On-site consumption of cannabis is prohibited at retail marijuana shops. Marijuana smoke is subject to the Colorado Clean Indoor Air Act just as tobacco smoke is. This prohibits smoking in most public indoor spaces. Likewise, marijuana consumption is illegal in any outdoor space if the cannabis is clearly visible from a public place.
Any type of cannabis consumption, regardless of form, is prohibited in areas accessible to the public such as bars, restaurants, state parks, and transit systems.
Cannabis consumption is reserved for private residences where the owner has allowed the use. Property owners can limit cannabis consumption, possession, transfer, display, transportation, sale, or growth at his or her own discretion.
What about marijuana edibles?
Marijuana-infused food production is regulated just as any food production is in Colorado. In Denver specifically, marijuana-infused food operations must comply with the Denver Food Establishment Rules and Regulations and are subject to inspection by the Food Safety Section of the Denver Department of Environmental Health.
The same possession and consumption laws apply to cannabis-infused foods and edibles.
Can I transport marijuana?
Transporting marijuana across state lines is illegal. Denver International Airport prohibits consumption, possession, transfer, display, transportation, and sale of marijuana in any form on its property.
Marijuana can be transported in cars but it must be enclosed in an opaque, child-resistant package; no open-air containers. If transporting cannabis in a vehicle, you must not cross state lines or may face serious charges.
Marijuana consumption is illegal in a taxi, limousine, or any form of government-operated mass transportation. Likewise, it is illegal to consume marijuana in any privately-owned vehicle.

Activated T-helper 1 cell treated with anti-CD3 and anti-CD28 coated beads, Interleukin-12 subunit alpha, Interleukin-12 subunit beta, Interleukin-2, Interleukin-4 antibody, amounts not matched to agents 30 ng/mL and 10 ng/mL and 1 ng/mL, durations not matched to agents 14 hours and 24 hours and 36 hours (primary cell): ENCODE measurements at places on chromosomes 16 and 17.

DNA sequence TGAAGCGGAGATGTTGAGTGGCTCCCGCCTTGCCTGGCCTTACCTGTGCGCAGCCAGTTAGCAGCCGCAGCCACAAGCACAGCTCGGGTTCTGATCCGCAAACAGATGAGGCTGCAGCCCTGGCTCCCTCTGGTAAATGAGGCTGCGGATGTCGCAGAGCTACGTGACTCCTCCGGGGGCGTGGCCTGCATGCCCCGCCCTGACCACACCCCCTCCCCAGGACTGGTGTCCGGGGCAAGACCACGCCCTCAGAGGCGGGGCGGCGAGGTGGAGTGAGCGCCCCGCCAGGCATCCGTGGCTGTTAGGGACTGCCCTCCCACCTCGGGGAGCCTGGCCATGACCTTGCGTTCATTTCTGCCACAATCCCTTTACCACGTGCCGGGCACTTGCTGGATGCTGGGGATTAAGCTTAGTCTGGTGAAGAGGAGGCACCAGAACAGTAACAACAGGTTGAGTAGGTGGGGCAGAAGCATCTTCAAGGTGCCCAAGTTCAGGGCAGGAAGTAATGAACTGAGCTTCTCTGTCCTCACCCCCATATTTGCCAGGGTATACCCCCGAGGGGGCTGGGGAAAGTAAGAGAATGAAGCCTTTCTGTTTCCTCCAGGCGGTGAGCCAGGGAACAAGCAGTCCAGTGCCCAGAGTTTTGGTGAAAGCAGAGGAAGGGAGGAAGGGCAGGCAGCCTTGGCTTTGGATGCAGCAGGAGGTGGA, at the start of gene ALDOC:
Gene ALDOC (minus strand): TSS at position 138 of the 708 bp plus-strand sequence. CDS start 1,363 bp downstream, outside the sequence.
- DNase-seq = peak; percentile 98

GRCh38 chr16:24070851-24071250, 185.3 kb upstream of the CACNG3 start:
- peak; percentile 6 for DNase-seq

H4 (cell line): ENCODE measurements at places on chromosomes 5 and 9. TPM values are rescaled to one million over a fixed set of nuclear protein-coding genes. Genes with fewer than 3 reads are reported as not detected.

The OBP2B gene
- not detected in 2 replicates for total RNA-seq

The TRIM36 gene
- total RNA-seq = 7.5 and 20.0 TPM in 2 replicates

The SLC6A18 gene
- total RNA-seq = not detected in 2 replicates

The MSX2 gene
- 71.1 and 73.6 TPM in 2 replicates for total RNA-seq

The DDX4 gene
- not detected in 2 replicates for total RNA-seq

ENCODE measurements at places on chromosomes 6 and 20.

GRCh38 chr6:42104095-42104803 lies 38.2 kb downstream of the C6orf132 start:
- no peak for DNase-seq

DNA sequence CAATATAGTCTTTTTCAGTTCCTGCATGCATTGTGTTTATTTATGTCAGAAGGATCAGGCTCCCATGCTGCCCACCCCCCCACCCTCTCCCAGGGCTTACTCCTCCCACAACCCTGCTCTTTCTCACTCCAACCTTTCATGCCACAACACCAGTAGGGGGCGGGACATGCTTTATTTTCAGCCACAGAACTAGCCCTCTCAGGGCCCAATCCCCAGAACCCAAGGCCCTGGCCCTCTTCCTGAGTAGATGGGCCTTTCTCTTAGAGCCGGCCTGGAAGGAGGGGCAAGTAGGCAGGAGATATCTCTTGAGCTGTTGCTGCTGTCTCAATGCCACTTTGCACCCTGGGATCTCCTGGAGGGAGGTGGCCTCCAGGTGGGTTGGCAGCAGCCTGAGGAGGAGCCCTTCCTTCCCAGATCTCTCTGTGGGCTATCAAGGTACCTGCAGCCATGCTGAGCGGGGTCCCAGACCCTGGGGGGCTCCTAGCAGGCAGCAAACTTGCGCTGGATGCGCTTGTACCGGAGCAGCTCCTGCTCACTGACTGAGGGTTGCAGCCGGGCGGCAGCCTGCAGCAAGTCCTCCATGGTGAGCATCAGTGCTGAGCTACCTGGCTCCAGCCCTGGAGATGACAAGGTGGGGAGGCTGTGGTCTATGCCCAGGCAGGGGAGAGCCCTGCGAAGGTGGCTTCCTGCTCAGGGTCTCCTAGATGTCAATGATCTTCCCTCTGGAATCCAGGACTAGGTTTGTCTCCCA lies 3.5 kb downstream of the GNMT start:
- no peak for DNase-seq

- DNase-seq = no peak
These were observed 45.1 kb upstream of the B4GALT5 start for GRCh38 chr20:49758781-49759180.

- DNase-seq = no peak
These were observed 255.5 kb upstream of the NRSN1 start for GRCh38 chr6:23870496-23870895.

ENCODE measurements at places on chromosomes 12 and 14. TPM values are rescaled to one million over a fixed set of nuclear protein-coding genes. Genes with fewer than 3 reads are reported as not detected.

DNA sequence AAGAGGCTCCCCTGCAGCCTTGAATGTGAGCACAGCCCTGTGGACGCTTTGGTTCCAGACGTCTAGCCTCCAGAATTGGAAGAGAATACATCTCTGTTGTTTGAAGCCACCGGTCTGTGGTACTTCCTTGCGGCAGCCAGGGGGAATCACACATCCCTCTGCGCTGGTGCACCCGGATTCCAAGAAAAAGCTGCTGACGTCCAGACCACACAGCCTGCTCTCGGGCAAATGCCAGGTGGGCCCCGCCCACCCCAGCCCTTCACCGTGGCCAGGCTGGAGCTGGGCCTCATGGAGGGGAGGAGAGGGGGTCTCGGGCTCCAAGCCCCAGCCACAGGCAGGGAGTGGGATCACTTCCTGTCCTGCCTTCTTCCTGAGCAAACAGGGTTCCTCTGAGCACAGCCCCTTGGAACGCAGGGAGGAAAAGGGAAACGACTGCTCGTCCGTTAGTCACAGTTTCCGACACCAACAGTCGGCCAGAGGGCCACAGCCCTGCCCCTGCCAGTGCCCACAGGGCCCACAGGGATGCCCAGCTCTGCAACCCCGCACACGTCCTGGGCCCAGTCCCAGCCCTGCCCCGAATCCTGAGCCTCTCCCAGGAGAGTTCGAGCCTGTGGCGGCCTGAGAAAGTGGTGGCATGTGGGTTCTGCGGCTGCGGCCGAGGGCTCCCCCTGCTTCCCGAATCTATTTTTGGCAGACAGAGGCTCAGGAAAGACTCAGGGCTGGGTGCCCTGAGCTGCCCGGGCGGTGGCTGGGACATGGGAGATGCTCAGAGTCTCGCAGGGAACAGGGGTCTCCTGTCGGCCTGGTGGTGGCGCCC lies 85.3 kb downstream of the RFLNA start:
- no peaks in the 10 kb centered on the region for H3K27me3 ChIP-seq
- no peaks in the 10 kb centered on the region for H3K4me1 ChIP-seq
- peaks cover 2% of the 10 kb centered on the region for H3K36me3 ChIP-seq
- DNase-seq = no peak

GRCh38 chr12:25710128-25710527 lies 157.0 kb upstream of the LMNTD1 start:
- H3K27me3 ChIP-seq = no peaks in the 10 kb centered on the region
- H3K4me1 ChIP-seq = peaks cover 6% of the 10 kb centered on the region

Driving under the influence of marijuana is just as illegal as driving under the influence of alcohol. Both offenses can result in a DUI. Any individual operating a vehicle with 5 nanograms or more of delta 9-tetrahydrocannabinol (THC) in their blood, is technically considered to be under the influence of marijuana.
Since Colorado has assumed an express consent law, any individual operating a vehicle on a state road can be subjected to a chemical blood or breath test if a police officer has probable cause to believe the individual is impaired.
What are the penalties for marijuana use?
Penalties for marijuana-related infractions range from fines to possible jail or prison sentences. For a specific list of violations and penalties, visit the Colorado State Statutes. Also, be sure to check with each city’s municipal code for a detailed list of violations and penalties specific to that area’s jurisdiction.
School districts, universities and employers may also enact independent policies and disciplinary actions for marijuana-related offenses.
What about the feds?
Under federal law, specifically the Controlled Substances Act, marijuana is still illegal and is classified as a Schedule 1 controlled substance. However, U.S. Deputy Attorney General James Cole released a memorandum allowing states to regulate the consumption, possession, transfer, display, transportation, sale, and growth of marijuana. Therefore, the federal government will withhold prosecution so long as states’ laws remain “robust” and are abided.
If Denver residents or visitors wish to report a violation of marijuana laws, call the police non-emergency line at (720) 913-2000.
What else should I pay attention to?
The adoption of Amendment 64 marks historic progress in the attempt to legalize cannabis nationwide. Still, the legalization of retail marijuana in Colorado is essentially an experiment, one which falls under major scrutiny of the federal government. In order for legalization to spread to other states, Colorado’s trial run must be successful, and the easiest way to ensure success is by following and observing all of Colorado’s marijuana laws.
Marijuana-related restrictions and limitations are constantly changing and being updated, and Errl Henry prides himself on being at the forefront of this rapidly growing cannabis revolution. Therefore, Errl and the rest of the Leafbuyer crew pledge to keep customers informed of all the latest, up-to-the-minute changes within the retail marijuana industry.